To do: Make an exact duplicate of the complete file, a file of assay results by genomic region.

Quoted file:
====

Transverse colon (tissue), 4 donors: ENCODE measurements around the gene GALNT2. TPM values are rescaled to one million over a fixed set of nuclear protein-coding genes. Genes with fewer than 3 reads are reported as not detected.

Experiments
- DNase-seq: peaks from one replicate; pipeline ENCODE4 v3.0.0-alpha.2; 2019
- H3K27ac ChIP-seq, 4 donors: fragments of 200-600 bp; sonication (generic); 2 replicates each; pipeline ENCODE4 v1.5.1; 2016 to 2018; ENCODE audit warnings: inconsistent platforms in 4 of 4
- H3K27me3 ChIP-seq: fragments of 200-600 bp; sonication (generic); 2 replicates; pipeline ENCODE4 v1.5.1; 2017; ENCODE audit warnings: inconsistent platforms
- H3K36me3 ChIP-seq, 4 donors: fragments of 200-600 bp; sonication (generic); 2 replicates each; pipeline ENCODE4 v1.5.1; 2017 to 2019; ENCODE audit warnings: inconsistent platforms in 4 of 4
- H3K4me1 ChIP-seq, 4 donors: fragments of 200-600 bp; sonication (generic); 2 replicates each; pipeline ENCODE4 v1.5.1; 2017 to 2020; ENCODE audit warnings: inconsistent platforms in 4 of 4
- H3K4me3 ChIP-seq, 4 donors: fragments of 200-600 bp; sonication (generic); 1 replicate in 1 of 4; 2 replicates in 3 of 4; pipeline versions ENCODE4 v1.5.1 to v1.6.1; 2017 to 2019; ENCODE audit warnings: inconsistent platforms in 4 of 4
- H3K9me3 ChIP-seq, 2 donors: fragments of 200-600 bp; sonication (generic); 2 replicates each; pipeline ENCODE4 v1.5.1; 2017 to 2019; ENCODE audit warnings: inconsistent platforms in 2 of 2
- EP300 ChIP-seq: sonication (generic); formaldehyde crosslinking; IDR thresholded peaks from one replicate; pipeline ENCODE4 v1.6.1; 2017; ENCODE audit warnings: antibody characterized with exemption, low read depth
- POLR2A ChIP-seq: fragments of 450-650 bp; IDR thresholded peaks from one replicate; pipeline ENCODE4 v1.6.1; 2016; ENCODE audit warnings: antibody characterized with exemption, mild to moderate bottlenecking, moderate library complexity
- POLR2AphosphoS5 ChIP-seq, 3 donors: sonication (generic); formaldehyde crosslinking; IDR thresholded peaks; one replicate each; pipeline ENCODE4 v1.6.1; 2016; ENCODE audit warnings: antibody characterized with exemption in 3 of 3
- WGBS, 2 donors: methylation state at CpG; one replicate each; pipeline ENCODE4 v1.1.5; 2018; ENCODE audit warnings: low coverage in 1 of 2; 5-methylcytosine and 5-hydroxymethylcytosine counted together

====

Transverse colon (tissue), 4 donors: ENCODE measurements around the gene GALNT2. TPM values are rescaled to one million over a fixed set of nuclear protein-coding genes. Genes with fewer than 3 reads are reported as not detected.

Experiments
- DNase-seq: peaks from one replicate; pipeline ENCODE4 v3.0.0-alpha.2; 2019
- H3K27ac ChIP-seq, 4 donors: fragments of 200-600 bp; sonication (generic); 2 replicates each; pipeline ENCODE4 v1.5.1; 2016 to 2018; ENCODE audit warnings: inconsistent platforms in 4 of 4
- H3K27me3 ChIP-seq: fragments of 200-600 bp; sonication (generic); 2 replicates; pipeline ENCODE4 v1.5.1; 2017; ENCODE audit warnings: inconsistent platforms
- H3K36me3 ChIP-seq, 4 donors: fragments of 200-600 bp; sonication (generic); 2 replicates each; pipeline ENCODE4 v1.5.1; 2017 to 2019; ENCODE audit warnings: inconsistent platforms in 4 of 4
- H3K4me1 ChIP-seq, 4 donors: fragments of 200-600 bp; sonication (generic); 2 replicates each; pipeline ENCODE4 v1.5.1; 2017 to 2020; ENCODE audit warnings: inconsistent platforms in 4 of 4
- H3K4me3 ChIP-seq, 4 donors: fragments of 200-600 bp; sonication (generic); 1 replicate in 1 of 4; 2 replicates in 3 of 4; pipeline versions ENCODE4 v1.5.1 to v1.6.1; 2017 to 2019; ENCODE audit warnings: inconsistent platforms in 4 of 4
- H3K9me3 ChIP-seq, 2 donors: fragments of 200-600 bp; sonication (generic); 2 replicates each; pipeline ENCODE4 v1.5.1; 2017 to 2019; ENCODE audit warnings: inconsistent platforms in 2 of 2
- EP300 ChIP-seq: sonication (generic); formaldehyde crosslinking; IDR thresholded peaks from one replicate; pipeline ENCODE4 v1.6.1; 2017; ENCODE audit warnings: antibody characterized with exemption, low read depth
- POLR2A ChIP-seq: fragments of 450-650 bp; IDR thresholded peaks from one replicate; pipeline ENCODE4 v1.6.1; 2016; ENCODE audit warnings: antibody characterized with exemption, mild to moderate bottlenecking, moderate library complexity
- POLR2AphosphoS5 ChIP-seq, 3 donors: sonication (generic); formaldehyde crosslinking; IDR thresholded peaks; one replicate each; pipeline ENCODE4 v1.6.1; 2016; ENCODE audit warnings: antibody characterized with exemption in 3 of 3
- WGBS, 2 donors: methylation state at CpG; one replicate each; pipeline ENCODE4 v1.1.5; 2018; ENCODE audit warnings: low coverage in 1 of 2; 5-methylcytosine and 5-hydroxymethylcytosine counted together